CHALLENGE AGIANST THE CONSTITUTIONAL VALIDY OF SECTION 87 OF THE ARBITRATION AND CONCILATION ACT 1996.
The Supreme court of India on 27th November 2019 delivered a verdict which questioned the validity of section 87 of the act. This was in the case of Hindustan Construction Company Limited & Anr. v. Union of India & Ors. The background of the question of the validity of section 87 dates back to 1996. The issue then was a petition filed under section 34 for setting aside the award by an award debtor, meant an automatic stay against the enforcement of the award. So, an award holder could not realize the amounts under an award, until the setting aside petition was finally disposed.
In 2015 to rectify this dichotomy in 2015 amendment act under section 36(3) the award debtor was now required to make a specific application seeking a stay against the enforcement of the award. The said stay might be granted by the court subject to conditions including deposit of the award amount. In the later months companie’s which had received arbitral awards in their favour were unsure if the awards would suffer the fate of an automatic stay or were enforceable. Thus, section 26 of the 2015 Amendment Act, which addressed the applicability thereof came under judicial scrutiny in various courts across the country.
In 2017, Srikrishna Committee reported ambiguity. The report recommended that certainty should to be brought about by clarifying that the 2015 Amendment Act was prospective in nature. The Supreme Court's decision in BCCI. The SC in BCCI v. Kochi Cricket Private Limited (BCCI) clarified that the 2015 Amendment Act was prospective in nature before a legislative clarification on the applicability of the 2015 Amendment Act could be made. When BCCI was under consideration before the SC, the legislature proposed the change recommended by the Srikrishna Committee Report, i.e. to make the 2015 Amendment Act prospective. The SC being aware of such intended change, recommended that the legislature should not undo the object of the 2015 Amendment Act along the proposed lines.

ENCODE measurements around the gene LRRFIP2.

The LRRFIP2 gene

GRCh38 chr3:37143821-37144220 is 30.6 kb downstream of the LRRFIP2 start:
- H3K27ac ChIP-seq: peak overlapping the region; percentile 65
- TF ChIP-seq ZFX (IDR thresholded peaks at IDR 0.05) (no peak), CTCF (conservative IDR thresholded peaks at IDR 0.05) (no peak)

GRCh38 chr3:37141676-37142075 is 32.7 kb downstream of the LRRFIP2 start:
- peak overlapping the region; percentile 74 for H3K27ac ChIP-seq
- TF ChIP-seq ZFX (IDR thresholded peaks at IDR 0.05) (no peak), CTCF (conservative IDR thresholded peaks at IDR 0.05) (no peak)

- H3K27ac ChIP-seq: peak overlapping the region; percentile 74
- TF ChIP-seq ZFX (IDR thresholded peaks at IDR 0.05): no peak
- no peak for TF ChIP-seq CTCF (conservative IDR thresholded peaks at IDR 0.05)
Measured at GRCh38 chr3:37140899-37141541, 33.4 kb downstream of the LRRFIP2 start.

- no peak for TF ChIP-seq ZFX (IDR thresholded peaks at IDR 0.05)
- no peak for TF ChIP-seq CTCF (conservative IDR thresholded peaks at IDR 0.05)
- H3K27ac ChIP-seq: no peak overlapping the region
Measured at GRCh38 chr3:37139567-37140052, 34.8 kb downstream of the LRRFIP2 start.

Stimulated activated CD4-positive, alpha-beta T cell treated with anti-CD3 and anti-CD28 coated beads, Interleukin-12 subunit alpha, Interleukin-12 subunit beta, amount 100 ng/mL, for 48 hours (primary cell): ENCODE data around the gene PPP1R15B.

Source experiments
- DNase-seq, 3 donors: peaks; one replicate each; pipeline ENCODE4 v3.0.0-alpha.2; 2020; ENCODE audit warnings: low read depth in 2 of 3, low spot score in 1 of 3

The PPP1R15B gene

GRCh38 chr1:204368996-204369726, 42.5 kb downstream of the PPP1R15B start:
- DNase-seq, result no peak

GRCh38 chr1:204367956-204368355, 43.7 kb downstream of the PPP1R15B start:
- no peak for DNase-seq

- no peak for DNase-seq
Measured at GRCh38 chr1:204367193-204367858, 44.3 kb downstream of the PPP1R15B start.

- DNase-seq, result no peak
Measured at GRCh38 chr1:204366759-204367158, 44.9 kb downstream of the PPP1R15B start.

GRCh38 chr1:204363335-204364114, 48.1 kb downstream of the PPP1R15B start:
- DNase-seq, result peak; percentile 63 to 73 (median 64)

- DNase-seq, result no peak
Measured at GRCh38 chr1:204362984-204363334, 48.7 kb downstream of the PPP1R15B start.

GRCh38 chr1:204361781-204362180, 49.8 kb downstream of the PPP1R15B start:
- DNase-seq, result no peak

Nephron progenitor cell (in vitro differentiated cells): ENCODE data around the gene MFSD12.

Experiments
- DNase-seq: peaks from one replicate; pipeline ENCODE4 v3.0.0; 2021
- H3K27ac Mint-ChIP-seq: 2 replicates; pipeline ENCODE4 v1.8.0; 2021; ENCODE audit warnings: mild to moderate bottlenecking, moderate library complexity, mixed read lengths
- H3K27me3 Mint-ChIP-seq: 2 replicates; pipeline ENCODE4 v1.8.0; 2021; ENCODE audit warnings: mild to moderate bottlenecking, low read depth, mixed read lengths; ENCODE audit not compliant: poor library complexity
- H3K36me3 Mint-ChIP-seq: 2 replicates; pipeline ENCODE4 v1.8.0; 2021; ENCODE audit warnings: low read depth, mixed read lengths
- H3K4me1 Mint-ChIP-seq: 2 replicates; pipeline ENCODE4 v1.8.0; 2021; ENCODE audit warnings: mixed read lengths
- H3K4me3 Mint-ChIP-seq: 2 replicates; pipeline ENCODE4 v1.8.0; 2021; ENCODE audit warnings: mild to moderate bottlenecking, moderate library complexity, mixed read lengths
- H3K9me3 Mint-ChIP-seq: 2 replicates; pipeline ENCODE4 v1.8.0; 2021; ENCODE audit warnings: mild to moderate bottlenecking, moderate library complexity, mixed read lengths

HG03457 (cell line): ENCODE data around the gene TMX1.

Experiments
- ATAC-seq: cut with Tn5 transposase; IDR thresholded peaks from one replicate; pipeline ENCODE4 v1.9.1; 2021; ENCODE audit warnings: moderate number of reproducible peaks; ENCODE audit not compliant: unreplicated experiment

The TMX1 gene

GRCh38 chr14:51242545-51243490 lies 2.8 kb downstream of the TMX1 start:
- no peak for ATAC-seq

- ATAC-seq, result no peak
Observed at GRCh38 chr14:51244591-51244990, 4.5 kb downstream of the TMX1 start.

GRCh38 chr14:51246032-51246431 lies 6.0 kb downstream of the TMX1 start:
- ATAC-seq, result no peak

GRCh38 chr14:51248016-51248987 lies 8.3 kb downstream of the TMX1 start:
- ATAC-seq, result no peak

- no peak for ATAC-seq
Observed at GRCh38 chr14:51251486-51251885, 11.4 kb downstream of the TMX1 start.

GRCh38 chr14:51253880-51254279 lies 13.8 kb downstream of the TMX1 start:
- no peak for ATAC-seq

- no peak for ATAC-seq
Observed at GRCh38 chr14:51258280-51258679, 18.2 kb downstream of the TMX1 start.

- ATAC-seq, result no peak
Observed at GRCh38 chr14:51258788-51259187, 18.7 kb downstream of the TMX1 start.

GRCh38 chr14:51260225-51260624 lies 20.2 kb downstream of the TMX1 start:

Unfortunately, despite the observation of the SC in BCCI, the legislature, enacted the Arbitration and Conciliation (Amendment) Act, 2019, this amendment repealed section 26 of the 2015 Amendment Act and clarified that the 2015 Amendment Act was prospectively applicable only through section 87 This meant that those companies which had relied upon the BCCI decision to claim benefit of the section 36(3) of the Act and the enforcement provisions, were forced to re-evaluate their positions.
Now the issue before the court was when these companies moved to Supreme Court challenging the constitutionality of section 87 introduced by the 2019 Amendment Act, the repeal of section 26 of the 2015 Amendment.
The Supreme Court observed that on the basis of the recommendation in the Srikrishna Committee Report section 87 was introduced to remove uncertainty of the 2015 Amendment Act, the BCCI decision removed such uncertainty. The Supreme Court agreed with the Petitioner that the introduction of section 87 resurrects the mischief sought to be corrected by the 2015 Amendment Act and was therefore unconstitutional.
The Supreme Court concurred with the Petitioners that the consequence of section 87 leads to an absurd result that is the award holder becoming insolvent as it was unable to recover sums under arbitral awards. The Supreme Court hence found the repeal of section 26 of the 2015 Amendment Act and the introduction of section 87 to be violative of the Constitution of India Article 14.
This Article Does Not Intend To Hurt The Sentiments Of Any Individual Community, Sect, Or Religion Etcetera. This Article Is Based Purely On The Authors Personal Views And Opinions In The Exercise Of The Fundamental Right Guaranteed Under Article 19(1)(A) And Other Related Laws Being Force In India, For The Time Being.